Hidden in Plain Sight
Group for Children director Adun Duangdeetaweeratana
Along the Thai-Myanmar border is a vast population living without any legal documentation recognizing their citizenship in either country. The reasons are varied and complex.
Many people have been displaced by war or environmental or economic crisis. Some ethnic minority communities have lived for generations high in the mountains, unaware of the need for legal documents. Whatever the reason, many – especially children born during decades of mobility – have either lost or failed to ever receive legal documentation, leaving them with no claim to citizenship, anywhere.
As a result, they struggle to access basic health and education services, shelter, and protection from exploitation. Partners Asia provides a wide-range of support to these communities to organize around basic needs and to advocate for their legal status.
In northern Thailand, we are providing technical training to three partner organizations from Chiang Mai, Fang and Mae Hong Son provinces to undertake Participatory Action Research (PAR) on the social, administrative and legal barriers to citizenship. PAR offers a unique approach for local organizations to assess the realities of their own communities, articulate them clearly to others and make recommendations for change.
The first phase of this research has already given us a first-hand glimpse of some of the harsh realities faced by the men, women and children living without legal documentation and their efforts to seek a more secure future:
“When I was in Myanmar I always had to hide and lived in fear constantly worrying about people discovering me. Sometimes, if the Burmese [soldiers] came, I had to hide in the forest. Because of this, I decided to come to Thailand with my very young son. The journey took about six days by walking and getting rides from the Thais who were buying wood in Myanmar. I arrived in Thailand at Chiang Mai province and have worked on orchards for more than 20 years.”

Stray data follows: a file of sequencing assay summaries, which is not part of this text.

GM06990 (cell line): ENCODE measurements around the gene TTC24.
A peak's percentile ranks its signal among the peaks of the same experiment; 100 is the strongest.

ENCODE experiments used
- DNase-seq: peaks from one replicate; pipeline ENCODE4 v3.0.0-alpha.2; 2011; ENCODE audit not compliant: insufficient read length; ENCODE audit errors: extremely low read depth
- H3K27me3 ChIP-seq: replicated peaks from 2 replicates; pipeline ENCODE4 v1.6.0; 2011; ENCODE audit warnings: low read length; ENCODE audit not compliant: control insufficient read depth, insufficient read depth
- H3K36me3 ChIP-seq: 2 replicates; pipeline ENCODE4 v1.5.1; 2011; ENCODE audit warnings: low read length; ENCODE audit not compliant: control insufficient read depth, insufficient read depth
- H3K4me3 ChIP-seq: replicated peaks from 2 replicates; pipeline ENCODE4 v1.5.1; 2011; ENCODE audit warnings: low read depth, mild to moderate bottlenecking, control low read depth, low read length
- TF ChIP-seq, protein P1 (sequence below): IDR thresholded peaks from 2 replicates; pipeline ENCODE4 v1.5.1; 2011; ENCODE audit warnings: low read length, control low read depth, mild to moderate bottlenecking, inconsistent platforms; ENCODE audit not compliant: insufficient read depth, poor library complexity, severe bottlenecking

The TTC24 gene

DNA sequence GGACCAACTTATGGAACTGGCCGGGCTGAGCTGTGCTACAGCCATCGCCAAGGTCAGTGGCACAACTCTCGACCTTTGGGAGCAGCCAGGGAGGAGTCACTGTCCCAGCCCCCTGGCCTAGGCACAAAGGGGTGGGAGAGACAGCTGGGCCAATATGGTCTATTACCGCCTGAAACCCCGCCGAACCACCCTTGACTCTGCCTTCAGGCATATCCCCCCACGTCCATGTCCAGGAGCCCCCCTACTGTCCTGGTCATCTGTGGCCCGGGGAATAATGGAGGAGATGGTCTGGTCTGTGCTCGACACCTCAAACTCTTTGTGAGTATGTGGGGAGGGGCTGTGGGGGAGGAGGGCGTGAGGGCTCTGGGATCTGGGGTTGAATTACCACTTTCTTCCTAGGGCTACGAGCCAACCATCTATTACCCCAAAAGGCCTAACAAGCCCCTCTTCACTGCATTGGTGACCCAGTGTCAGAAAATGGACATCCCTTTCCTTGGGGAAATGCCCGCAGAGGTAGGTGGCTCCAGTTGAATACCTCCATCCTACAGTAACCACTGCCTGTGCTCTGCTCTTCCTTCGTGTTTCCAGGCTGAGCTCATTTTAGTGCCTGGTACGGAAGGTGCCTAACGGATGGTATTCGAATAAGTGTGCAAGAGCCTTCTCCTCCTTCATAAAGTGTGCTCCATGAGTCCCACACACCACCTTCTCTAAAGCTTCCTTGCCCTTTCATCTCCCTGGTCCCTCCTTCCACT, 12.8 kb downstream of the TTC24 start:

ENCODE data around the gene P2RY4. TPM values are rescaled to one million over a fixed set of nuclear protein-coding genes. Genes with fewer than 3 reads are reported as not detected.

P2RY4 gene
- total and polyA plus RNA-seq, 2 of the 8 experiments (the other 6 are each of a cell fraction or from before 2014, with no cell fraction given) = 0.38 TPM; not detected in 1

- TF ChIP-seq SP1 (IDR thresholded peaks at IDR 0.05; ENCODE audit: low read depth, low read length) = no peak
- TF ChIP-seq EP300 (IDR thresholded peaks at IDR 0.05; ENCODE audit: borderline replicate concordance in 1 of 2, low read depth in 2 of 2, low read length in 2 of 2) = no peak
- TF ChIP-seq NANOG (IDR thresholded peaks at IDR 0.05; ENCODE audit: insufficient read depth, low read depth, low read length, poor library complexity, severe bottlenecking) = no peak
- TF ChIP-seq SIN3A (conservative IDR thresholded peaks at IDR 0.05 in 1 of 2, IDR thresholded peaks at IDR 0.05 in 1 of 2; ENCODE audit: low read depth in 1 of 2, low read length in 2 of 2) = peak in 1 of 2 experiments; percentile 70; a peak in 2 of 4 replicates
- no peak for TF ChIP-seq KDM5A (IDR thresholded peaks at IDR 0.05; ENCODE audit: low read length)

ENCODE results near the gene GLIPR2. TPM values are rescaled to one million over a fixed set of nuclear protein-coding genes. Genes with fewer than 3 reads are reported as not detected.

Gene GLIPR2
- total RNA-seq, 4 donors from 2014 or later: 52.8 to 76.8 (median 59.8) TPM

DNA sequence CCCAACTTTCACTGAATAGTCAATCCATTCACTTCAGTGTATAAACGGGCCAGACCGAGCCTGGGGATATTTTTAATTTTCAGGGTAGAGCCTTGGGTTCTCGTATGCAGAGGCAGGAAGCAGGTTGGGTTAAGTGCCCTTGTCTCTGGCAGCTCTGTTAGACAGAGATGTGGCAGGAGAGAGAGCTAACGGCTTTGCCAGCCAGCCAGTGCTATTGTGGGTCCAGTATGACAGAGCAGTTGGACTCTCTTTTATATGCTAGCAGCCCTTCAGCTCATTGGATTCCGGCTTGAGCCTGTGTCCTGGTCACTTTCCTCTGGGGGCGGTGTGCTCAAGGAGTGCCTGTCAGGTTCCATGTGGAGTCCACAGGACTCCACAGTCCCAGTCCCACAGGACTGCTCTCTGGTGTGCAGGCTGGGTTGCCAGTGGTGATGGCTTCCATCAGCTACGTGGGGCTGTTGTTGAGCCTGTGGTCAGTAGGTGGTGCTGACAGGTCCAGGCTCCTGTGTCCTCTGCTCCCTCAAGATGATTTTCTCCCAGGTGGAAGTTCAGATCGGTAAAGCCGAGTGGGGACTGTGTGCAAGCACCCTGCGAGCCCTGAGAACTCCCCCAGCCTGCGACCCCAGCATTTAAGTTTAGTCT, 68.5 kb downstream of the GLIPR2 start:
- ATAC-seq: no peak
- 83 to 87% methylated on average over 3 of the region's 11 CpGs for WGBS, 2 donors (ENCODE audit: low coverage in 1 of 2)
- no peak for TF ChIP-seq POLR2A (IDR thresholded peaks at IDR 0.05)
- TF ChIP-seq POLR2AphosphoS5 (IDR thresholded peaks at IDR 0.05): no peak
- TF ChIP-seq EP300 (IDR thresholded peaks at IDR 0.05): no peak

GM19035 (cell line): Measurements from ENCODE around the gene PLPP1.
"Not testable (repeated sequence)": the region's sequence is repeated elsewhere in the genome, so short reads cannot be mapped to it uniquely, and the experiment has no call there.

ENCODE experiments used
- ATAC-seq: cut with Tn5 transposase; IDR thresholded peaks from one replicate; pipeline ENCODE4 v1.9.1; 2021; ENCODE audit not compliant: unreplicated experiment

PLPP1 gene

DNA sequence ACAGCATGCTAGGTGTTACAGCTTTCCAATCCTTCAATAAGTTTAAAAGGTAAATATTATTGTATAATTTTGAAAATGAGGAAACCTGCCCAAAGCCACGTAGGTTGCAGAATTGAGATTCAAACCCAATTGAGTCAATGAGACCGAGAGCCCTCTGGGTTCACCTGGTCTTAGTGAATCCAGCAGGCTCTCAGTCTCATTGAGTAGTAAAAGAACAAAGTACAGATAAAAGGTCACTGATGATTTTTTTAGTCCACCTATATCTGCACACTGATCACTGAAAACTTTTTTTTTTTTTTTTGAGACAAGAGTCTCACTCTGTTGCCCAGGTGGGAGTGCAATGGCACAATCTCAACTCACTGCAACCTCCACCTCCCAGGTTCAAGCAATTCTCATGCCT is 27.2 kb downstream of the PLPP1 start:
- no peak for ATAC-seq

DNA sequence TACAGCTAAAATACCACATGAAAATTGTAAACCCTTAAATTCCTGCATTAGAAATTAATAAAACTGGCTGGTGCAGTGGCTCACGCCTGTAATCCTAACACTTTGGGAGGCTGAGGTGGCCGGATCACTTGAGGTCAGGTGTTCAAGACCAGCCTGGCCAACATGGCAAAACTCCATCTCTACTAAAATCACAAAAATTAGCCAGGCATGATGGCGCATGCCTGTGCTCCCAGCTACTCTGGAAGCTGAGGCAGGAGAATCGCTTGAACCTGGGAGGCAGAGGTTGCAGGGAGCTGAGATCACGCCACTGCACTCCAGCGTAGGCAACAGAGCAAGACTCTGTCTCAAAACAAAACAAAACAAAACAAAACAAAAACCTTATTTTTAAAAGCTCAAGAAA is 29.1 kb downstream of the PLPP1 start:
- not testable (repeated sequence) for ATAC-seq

This month, the community-based researchers will complete important training so they can analyze the data collected and learn how to effectively present their findings. Going forward, the researchers will provide recommendations for practical projects, which help people understand the laws, organize around their basic needs, and press for their legal status.
Breaking Ground and Building for the Future
Legal documents, and ultimately citizenship, impact the opportunities and outcomes of people’s lives. Those living without these official records are trapped in cycles of systemic abuse and perpetual poverty.
It is vitally important to understand the barriers to obtaining legal documents, the citizenship laws, policies and administrative processes in each country in order to create effective interventions for those living as dual non-citizens. Participatory Action Research gives local leaders and their communities’ confidence in their local knowledge and encourages their “seat at the table” with a wide-range of stakeholders, collaborating towards viable interventions and successful outcomes.
Photo credits: Eileen Moncoeur, Amanda Mowry